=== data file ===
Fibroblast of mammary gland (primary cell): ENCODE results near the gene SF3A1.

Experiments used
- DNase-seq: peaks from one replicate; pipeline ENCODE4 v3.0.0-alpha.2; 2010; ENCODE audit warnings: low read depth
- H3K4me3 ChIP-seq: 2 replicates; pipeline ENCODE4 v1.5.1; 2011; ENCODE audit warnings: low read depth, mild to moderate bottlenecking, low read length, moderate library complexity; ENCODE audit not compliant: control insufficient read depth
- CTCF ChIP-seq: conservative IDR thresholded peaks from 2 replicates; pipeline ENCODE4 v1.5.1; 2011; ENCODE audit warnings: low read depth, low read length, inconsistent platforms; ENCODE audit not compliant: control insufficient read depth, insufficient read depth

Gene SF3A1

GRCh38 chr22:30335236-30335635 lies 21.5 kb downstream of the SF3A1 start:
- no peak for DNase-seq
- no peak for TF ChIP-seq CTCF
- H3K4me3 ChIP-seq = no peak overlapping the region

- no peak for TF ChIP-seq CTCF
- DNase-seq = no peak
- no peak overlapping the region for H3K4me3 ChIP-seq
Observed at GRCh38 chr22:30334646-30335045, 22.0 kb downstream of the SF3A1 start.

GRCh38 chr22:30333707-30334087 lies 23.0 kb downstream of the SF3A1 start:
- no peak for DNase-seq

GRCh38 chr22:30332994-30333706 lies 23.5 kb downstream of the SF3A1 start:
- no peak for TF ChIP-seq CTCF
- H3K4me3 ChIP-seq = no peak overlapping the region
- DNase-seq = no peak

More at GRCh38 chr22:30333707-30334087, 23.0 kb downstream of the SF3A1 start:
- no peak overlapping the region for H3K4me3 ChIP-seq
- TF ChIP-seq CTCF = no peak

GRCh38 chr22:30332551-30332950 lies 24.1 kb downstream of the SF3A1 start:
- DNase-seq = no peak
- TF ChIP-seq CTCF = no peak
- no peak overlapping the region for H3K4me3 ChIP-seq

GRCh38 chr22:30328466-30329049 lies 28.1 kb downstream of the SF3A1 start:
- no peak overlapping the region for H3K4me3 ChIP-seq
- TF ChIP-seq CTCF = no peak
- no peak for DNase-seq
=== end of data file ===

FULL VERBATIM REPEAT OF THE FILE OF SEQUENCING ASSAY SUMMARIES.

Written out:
Fibroblast of mammary gland (primary cell): ENCODE results near the gene SF3A1.

Experiments used
- DNase-seq: peaks from one replicate; pipeline ENCODE4 v3.0.0-alpha.2; 2010; ENCODE audit warnings: low read depth
- H3K4me3 ChIP-seq: 2 replicates; pipeline ENCODE4 v1.5.1; 2011; ENCODE audit warnings: low read depth, mild to moderate bottlenecking, low read length, moderate library complexity; ENCODE audit not compliant: control insufficient read depth
- CTCF ChIP-seq: conservative IDR thresholded peaks from 2 replicates; pipeline ENCODE4 v1.5.1; 2011; ENCODE audit warnings: low read depth, low read length, inconsistent platforms; ENCODE audit not compliant: control insufficient read depth, insufficient read depth

Gene SF3A1

GRCh38 chr22:30335236-30335635 lies 21.5 kb downstream of the SF3A1 start:
- no peak for DNase-seq
- no peak for TF ChIP-seq CTCF
- H3K4me3 ChIP-seq = no peak overlapping the region

- no peak for TF ChIP-seq CTCF
- DNase-seq = no peak
- no peak overlapping the region for H3K4me3 ChIP-seq
Observed at GRCh38 chr22:30334646-30335045, 22.0 kb downstream of the SF3A1 start.

GRCh38 chr22:30333707-30334087 lies 23.0 kb downstream of the SF3A1 start:
- no peak for DNase-seq

GRCh38 chr22:30332994-30333706 lies 23.5 kb downstream of the SF3A1 start:
- no peak for TF ChIP-seq CTCF
- H3K4me3 ChIP-seq = no peak overlapping the region
- DNase-seq = no peak

More at GRCh38 chr22:30333707-30334087, 23.0 kb downstream of the SF3A1 start:
- no peak overlapping the region for H3K4me3 ChIP-seq
- TF ChIP-seq CTCF = no peak

GRCh38 chr22:30332551-30332950 lies 24.1 kb downstream of the SF3A1 start:
- DNase-seq = no peak
- TF ChIP-seq CTCF = no peak
- no peak overlapping the region for H3K4me3 ChIP-seq

GRCh38 chr22:30328466-30329049 lies 28.1 kb downstream of the SF3A1 start:
- no peak overlapping the region for H3K4me3 ChIP-seq
- TF ChIP-seq CTCF = no peak
- no peak for DNase-seq